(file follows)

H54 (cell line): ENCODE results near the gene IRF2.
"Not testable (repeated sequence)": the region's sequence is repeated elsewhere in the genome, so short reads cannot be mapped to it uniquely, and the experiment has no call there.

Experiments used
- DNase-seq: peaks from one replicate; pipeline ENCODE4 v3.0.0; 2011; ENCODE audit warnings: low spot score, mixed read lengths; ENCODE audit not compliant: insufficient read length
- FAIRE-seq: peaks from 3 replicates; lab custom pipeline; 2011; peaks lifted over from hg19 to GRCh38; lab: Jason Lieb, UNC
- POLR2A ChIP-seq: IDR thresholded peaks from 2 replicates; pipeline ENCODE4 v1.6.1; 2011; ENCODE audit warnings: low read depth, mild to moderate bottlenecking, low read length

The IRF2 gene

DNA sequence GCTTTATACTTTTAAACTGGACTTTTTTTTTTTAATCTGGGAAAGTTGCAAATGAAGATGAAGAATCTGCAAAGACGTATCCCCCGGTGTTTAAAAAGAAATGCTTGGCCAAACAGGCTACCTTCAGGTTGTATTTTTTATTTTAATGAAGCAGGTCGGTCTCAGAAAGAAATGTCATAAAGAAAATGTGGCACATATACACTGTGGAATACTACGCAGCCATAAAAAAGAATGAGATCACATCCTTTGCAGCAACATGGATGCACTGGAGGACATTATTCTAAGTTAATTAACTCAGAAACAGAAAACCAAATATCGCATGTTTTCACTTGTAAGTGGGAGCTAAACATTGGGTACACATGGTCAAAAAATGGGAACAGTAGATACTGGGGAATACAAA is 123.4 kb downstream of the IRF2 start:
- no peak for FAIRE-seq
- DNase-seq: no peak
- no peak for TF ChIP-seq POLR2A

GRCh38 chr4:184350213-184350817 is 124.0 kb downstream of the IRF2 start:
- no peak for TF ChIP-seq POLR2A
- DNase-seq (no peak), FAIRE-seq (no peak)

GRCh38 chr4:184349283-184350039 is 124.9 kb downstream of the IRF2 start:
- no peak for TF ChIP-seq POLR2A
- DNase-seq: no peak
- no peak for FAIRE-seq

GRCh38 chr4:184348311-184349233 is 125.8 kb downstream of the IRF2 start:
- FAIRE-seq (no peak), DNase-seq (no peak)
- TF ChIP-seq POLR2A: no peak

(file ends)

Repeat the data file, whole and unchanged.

H54 (cell line): ENCODE results near the gene IRF2.
"Not testable (repeated sequence)": the region's sequence is repeated elsewhere in the genome, so short reads cannot be mapped to it uniquely, and the experiment has no call there.

Experiments used
- DNase-seq: peaks from one replicate; pipeline ENCODE4 v3.0.0; 2011; ENCODE audit warnings: low spot score, mixed read lengths; ENCODE audit not compliant: insufficient read length
- FAIRE-seq: peaks from 3 replicates; lab custom pipeline; 2011; peaks lifted over from hg19 to GRCh38; lab: Jason Lieb, UNC
- POLR2A ChIP-seq: IDR thresholded peaks from 2 replicates; pipeline ENCODE4 v1.6.1; 2011; ENCODE audit warnings: low read depth, mild to moderate bottlenecking, low read length

The IRF2 gene

DNA sequence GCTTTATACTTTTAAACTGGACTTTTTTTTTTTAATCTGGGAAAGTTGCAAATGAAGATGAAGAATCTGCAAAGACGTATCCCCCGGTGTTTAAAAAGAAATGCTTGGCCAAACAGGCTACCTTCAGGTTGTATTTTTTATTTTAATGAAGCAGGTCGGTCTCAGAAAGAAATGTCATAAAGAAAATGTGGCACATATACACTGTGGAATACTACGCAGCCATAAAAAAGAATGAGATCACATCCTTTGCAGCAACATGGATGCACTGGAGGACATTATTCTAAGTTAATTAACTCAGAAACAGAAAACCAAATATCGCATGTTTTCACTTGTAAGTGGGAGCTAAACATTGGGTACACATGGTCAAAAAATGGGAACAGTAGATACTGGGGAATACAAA is 123.4 kb downstream of the IRF2 start:
- no peak for FAIRE-seq
- DNase-seq: no peak
- no peak for TF ChIP-seq POLR2A

GRCh38 chr4:184350213-184350817 is 124.0 kb downstream of the IRF2 start:
- no peak for TF ChIP-seq POLR2A
- DNase-seq (no peak), FAIRE-seq (no peak)

GRCh38 chr4:184349283-184350039 is 124.9 kb downstream of the IRF2 start:
- no peak for TF ChIP-seq POLR2A
- DNase-seq: no peak
- no peak for FAIRE-seq

GRCh38 chr4:184348311-184349233 is 125.8 kb downstream of the IRF2 start:
- FAIRE-seq (no peak), DNase-seq (no peak)
- TF ChIP-seq POLR2A: no peak